HP 240 12Gbps SAS3 internal HBA - $34.00 OBO free shipping

HP 240 12Gbps SAS3 internal HBA - $34.00 OBO free shipping


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Thanks, bought in on this and received it already. Been trying to flash it to IT mode, but is it the same as with the LSI 9201/9211 8i? Or requires SAS3 flashing?

This is not a LSI card and doesn’t have the same process to change it to IT mode.

There’s some info on servethehome below - I haven’t had time to comb through it yet.

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The last post in the STH thread goes over the commands to get it to HBA

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Ty. Was able to go through it. I was able to get the card for $30 for OBO if anyone’s curious.

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I was able to get one of these cards running and although the card’s bios utility is reporting 12Gbps I’m seeing closer to 10Gbps in Crystal Disk Mark. So I’m wondering why is it limited to 10Gbps? I know the original post says that’s the limit but I’m not clear on why.

It’s likely because the card uses SFF-8087 cables, which have a peak throughput of about 10Gbps per lane.

Do you have a source for that? Only place I’ve been able to read that is on this post.

Everything I’ve read has say that
SFF-8087 (board side) will support up to 12Gbps

SFF-8482 (drive side) I’ve read is the same connector as SFF-8680 although the former is SAS-2 compliant and the latter SAS-3 compliant but according to the spec the 3 generations are
3Gbps
12Gbps
24Gbps

https://www.snia.org/technology-communities/sff/specifications?field_doc_status_value=All&combine=SFF-8482&items_per_page=20

I guess this card is really unique in that everyone else switched to SFF-8643 for the board side connector
(HD MiniSAS) but HP held on to SFF-8087 for one more generation so perhaps that’s why there’s so little information about max supported speed.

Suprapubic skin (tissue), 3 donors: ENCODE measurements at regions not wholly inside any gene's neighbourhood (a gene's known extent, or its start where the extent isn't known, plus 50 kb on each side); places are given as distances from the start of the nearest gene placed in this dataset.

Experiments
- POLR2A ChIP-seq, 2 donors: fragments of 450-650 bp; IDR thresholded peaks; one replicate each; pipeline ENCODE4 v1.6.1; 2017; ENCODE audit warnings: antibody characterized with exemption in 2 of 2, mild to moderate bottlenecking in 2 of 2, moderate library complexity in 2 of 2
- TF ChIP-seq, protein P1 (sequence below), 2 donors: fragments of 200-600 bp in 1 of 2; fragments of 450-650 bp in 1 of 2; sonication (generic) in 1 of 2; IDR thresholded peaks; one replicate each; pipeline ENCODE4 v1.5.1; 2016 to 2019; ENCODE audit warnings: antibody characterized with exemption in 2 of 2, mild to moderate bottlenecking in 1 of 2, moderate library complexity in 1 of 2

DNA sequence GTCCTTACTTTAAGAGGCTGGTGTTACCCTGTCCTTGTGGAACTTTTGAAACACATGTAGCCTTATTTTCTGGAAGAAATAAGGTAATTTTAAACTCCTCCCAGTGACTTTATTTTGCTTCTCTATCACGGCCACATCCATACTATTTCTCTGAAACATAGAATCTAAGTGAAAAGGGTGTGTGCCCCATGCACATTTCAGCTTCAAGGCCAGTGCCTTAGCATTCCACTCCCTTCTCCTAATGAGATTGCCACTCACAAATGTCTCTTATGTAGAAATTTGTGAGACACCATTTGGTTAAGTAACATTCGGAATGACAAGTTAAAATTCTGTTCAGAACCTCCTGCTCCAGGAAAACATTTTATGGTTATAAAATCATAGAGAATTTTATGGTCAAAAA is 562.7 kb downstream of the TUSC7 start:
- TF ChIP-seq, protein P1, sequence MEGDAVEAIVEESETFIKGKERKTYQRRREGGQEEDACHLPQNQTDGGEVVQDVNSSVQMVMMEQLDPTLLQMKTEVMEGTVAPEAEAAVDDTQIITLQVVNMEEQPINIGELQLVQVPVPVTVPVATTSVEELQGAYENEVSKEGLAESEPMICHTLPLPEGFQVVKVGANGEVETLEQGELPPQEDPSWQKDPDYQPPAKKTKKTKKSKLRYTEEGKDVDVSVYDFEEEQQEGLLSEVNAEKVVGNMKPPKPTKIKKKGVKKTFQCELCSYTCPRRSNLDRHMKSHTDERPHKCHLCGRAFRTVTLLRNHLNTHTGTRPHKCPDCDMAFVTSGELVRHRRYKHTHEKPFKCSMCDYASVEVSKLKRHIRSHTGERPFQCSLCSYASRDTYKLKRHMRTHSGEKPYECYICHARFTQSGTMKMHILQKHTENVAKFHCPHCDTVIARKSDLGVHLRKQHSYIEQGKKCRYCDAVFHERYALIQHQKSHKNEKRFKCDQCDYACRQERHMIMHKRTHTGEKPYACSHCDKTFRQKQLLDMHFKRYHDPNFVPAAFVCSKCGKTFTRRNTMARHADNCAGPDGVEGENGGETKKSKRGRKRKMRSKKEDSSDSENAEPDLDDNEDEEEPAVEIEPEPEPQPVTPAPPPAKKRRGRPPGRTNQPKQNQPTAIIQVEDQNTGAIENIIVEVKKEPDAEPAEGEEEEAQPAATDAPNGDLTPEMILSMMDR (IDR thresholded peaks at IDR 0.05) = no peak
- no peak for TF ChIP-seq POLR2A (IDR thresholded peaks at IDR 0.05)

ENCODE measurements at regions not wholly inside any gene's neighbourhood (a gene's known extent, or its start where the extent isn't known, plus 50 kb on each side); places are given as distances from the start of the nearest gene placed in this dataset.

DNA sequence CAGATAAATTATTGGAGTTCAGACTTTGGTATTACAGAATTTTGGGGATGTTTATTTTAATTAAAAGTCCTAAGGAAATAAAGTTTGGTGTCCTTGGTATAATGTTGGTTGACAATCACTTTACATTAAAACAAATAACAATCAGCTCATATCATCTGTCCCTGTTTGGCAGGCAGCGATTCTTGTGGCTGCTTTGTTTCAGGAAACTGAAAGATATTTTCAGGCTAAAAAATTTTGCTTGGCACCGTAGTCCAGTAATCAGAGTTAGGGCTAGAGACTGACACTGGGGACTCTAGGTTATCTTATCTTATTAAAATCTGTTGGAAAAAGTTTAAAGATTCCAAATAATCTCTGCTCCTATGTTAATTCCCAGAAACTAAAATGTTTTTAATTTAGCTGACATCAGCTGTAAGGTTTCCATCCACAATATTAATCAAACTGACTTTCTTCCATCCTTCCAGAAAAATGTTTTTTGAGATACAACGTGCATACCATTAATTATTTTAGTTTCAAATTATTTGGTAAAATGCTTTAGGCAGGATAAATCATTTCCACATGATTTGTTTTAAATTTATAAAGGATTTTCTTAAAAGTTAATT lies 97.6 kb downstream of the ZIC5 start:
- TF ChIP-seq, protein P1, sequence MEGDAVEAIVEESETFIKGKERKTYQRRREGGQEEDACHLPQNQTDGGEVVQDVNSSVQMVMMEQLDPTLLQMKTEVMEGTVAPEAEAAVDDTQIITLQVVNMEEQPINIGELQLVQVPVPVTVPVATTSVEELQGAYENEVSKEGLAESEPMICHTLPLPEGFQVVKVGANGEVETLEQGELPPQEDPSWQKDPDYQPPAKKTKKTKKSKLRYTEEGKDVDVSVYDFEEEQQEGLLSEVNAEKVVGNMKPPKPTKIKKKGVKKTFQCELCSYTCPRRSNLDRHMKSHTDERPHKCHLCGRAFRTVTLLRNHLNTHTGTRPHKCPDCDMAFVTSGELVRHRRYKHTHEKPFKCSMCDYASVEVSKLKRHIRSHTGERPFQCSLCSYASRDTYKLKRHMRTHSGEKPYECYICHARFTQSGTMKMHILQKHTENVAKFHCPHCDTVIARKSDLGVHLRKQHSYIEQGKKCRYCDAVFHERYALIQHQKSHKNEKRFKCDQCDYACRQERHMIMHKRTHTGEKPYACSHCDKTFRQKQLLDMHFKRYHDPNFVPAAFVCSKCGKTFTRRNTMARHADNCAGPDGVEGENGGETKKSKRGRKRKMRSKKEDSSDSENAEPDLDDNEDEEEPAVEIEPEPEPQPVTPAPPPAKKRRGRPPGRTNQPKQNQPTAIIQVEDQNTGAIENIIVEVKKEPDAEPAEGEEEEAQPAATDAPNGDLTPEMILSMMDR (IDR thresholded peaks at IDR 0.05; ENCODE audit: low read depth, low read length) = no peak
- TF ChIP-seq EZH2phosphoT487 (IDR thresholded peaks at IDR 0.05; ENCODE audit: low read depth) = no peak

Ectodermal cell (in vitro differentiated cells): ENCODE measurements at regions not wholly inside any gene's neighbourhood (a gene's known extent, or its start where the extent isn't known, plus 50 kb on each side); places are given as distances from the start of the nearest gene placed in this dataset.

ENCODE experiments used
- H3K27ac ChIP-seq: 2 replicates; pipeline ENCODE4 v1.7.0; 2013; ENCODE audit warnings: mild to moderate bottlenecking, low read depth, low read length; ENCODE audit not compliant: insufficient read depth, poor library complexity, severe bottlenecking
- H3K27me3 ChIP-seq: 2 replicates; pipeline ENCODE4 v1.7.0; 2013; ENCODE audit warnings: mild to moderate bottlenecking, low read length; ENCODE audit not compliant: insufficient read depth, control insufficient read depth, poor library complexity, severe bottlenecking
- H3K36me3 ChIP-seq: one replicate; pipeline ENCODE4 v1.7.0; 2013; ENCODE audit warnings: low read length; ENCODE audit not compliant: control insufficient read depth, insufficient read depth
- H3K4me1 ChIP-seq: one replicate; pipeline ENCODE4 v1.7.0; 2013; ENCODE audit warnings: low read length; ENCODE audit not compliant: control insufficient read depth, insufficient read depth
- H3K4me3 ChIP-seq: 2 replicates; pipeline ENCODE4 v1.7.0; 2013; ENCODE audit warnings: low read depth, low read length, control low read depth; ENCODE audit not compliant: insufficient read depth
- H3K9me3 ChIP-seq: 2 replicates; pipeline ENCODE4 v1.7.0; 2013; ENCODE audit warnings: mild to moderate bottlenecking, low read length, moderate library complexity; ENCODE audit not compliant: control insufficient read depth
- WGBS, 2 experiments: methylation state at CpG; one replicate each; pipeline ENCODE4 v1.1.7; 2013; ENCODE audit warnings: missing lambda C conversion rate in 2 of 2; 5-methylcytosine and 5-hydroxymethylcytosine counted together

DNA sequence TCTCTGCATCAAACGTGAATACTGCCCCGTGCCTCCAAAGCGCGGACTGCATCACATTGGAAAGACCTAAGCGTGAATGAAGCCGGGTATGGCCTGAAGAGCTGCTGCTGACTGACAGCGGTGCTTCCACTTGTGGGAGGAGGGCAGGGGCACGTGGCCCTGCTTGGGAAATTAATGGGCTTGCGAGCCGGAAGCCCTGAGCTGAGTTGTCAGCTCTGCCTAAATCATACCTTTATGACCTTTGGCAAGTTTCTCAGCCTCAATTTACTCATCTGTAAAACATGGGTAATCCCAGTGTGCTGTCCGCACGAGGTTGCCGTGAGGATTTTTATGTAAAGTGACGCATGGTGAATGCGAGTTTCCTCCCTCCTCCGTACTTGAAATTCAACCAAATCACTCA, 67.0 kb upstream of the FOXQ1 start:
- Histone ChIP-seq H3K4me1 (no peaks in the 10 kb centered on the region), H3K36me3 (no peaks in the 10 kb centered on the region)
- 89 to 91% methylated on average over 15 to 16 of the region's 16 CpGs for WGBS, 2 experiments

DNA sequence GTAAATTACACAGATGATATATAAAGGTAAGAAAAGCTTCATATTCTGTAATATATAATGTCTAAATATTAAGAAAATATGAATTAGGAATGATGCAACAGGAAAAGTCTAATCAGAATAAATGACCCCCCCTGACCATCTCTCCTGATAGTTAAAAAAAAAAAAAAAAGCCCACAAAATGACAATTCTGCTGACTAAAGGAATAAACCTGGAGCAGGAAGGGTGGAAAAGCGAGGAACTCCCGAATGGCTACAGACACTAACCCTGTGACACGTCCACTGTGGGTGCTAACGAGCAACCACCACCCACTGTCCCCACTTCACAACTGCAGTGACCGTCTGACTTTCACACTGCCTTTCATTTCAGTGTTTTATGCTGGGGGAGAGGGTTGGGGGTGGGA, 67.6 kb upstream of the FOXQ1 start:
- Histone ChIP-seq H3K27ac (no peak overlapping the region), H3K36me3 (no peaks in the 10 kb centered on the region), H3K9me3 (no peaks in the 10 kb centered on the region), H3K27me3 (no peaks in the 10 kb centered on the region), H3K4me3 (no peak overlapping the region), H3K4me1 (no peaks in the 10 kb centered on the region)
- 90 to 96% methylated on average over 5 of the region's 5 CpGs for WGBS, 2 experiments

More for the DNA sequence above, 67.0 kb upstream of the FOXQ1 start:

These standards are a rat’s nest, unfortunately complicated by marketing and unwitting vendors.

The SFF-8087 (and 8088) is a standard for exclusively the mechanical connector shell/plug. The actual electrical connection specification accompanying the 8087/8088 connector is the SFF-8086 standard, which is a 4-lane solution rated at 10Gbps per lane. It is rarely used for SAS3 applications for this reason - negotiation will work, but throughput will be limited to the maximum the connector is electrically capable of. An 8087 SAS3 card exists for the purposes of maximizing profits.

There is a similar conflation with the SFF-8482 standard - SFF-8482 is for the mechanical structure of the dual 7-pin + 15-pin connector set. It defines the physical structure and mating, pin offsets for contact sequencing, means of retention, etc. It has been paired with several electrical specifications, particularly SFF-8678 (originally SAS1, later updated to SAS2), SFF-8680 (originally SAS2, later updated to SAS3 - this is why 6Gbps is not mentioned in the SFF-8482 document when they mention the specifications used in conjunction), and SFF-8681 (SAS4). The actual cable names should be according to these electrical specifications which also refer back to 8482 and thus encompass the whole connector assembly, but they are not. Most SFF-8482 cables you see for sale are likely SFF-8680.


For clarification:
SAS1 = 3Gbps
SAS2 = 6Gbps
SAS3 = 12Gbps
SAS4 = 24Gbps

SFF-8086 (+ 8087/8088) is primarily used as a SAS2 connector, but is capable of up to 10Gbps per lane. Will negotiate at 12Gbps, but top rated speed is 10Gbps.

SFF-8482 is the framework used on all 15+7+7-pin connectors (and even U.2 connectors) - SFF-8678, SFF-8680, SFF-8681. Each of these three builds on the former.

SFF-8678 = 3Gbps or 6Gbps
SFF-8680 = 3Gbps or 6Gbps or 12Gbps
SFF-8681 = 3Gbps or 6Gbps or 12Gbps or 24Gbps

All of this information is based exclusively on the standard documentation available from SNIA, ECIA, IEEE, etc. All of the above is spread across the SNIA documents for those standards explicitly mentioned, and maybe a few others that are more general (SFF-8024 perhaps) - the other sources may be useful for additional context on design choices. Many other things you have read on this topic are liable to be wrong, and are probably based on marketing material from vendors - anything that does not explicitly reference the actual standards is probably based on inaccurate sources (I’m looking at you, Wikipedia).

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I got one of these cards recently. It’s… fine? It was already in IT mode so no special effort required.

I actually tried to boot with the HP SSA on a flash drive to configure it, but the flash ISO wouldn’t boot. So I gave up because I didn’t need to change anything anyway.